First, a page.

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History203: Nations, States, and Violence: Getting Started

What is a primary source?

A primary source is a document or physical object which was written or created during the time under study. These sources were present during an experience or time period and offer an inside view of a particular event. Some types of primary sources include:

  • ORIGINAL DOCUMENTS (excerpts or translations acceptable): Diaries, speeches, manuscripts, letters, interviews, news film footage, autobiographies, official records 
  • CREATIVE WORKS: Poetry, drama, novels, music, art 
  • RELICS OR ARTIFACTS: Pottery, furniture, clothing, buildings

Examples of primary sources include:

  • Diary of Anne Frank - Experiences of a Jewish family during WWII 
  • The Constitution of Canada - Canadian History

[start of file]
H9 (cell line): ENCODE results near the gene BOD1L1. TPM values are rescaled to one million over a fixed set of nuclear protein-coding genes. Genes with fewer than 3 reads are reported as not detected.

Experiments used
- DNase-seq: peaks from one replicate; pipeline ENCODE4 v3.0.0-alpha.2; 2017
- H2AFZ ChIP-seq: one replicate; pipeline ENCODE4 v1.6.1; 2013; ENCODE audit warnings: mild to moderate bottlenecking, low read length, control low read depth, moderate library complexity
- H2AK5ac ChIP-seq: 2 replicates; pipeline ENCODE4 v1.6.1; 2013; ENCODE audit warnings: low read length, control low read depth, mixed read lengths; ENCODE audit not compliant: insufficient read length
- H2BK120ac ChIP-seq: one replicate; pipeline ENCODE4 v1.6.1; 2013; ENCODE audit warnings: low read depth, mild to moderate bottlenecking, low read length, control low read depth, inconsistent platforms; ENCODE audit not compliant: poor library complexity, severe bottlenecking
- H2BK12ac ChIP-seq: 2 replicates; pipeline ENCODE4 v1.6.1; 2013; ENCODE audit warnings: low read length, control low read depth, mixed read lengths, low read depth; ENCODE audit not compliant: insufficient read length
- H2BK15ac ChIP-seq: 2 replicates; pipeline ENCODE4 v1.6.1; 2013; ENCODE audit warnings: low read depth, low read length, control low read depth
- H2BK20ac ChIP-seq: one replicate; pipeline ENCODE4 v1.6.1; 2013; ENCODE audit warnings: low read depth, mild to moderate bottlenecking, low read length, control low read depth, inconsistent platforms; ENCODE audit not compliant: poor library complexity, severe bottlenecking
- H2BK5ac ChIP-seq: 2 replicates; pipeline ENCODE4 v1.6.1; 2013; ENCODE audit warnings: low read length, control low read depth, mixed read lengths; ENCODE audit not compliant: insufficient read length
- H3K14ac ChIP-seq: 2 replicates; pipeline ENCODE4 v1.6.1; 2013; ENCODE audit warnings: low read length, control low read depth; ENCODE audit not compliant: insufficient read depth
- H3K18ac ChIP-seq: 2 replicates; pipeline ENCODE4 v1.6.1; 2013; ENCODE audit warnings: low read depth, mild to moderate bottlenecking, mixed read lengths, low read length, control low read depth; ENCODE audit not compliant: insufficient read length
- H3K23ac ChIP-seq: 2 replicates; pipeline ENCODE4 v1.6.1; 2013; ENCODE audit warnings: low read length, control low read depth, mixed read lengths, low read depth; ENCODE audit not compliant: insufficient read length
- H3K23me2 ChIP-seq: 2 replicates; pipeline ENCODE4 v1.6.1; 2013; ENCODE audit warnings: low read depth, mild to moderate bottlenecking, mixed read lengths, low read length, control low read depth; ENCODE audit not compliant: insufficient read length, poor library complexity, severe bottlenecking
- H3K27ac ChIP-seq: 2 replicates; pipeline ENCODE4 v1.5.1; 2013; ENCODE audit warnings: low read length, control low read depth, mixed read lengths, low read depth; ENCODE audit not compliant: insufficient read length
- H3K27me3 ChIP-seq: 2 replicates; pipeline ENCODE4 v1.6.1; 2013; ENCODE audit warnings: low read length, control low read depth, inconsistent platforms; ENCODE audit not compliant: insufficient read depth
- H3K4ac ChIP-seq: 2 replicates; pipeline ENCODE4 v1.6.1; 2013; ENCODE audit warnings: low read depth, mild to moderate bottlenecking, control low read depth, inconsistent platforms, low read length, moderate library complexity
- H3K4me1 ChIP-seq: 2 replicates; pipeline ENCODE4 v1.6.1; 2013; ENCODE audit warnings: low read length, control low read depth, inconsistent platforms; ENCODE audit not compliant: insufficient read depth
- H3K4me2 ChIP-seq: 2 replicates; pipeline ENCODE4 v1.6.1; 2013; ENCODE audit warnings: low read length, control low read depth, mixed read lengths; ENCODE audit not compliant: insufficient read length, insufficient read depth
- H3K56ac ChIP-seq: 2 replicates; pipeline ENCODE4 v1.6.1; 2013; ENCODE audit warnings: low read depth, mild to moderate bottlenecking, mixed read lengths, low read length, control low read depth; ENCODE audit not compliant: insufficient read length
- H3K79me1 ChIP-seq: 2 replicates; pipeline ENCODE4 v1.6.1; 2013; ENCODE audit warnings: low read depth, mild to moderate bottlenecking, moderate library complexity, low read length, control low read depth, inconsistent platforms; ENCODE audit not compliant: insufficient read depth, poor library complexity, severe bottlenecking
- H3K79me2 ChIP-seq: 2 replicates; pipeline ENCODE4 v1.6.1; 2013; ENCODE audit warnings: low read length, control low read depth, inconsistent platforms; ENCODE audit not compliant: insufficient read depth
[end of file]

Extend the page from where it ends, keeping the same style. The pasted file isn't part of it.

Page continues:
• A journal article reporting NEW research or findings 
  • Weavings and pottery - Native American history 
  • Plato's Republic - Women in Ancient Greece 

“What Is a Primary Source?” 2013. Princeton. Accessed September 19.

Primary and Secondary Sources

Unsure about the difference between a primary and secondary source? This short, interactive video can help!


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Primary vs. Secondary

Here is a quick comparison between primary and secondary sources:


Primary Sources
Secondary Sources
Original works of literature, art, music Criticism of original work
Newspaper accounts of events, by someone on the scene Newspaper editorial
Diary, autobiography, letters, oral testimony Biography
Historical documents, such as laws or treaties Historical commentary
Television show or motion picture Review
Raw data from questionnaires Social science article based on another's data
Observation/experiment Scientific article based on another's experiment

*chart from: “Primary and Secondary Sources.” 2013. Chapman University Leatherby Libraries. Accessed September 19.

Subject Guide

Rebecca Seipp's picture
Rebecca Seipp
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MSIS, Information Science
The University of Texas at Austin
BA, History
Southwestern University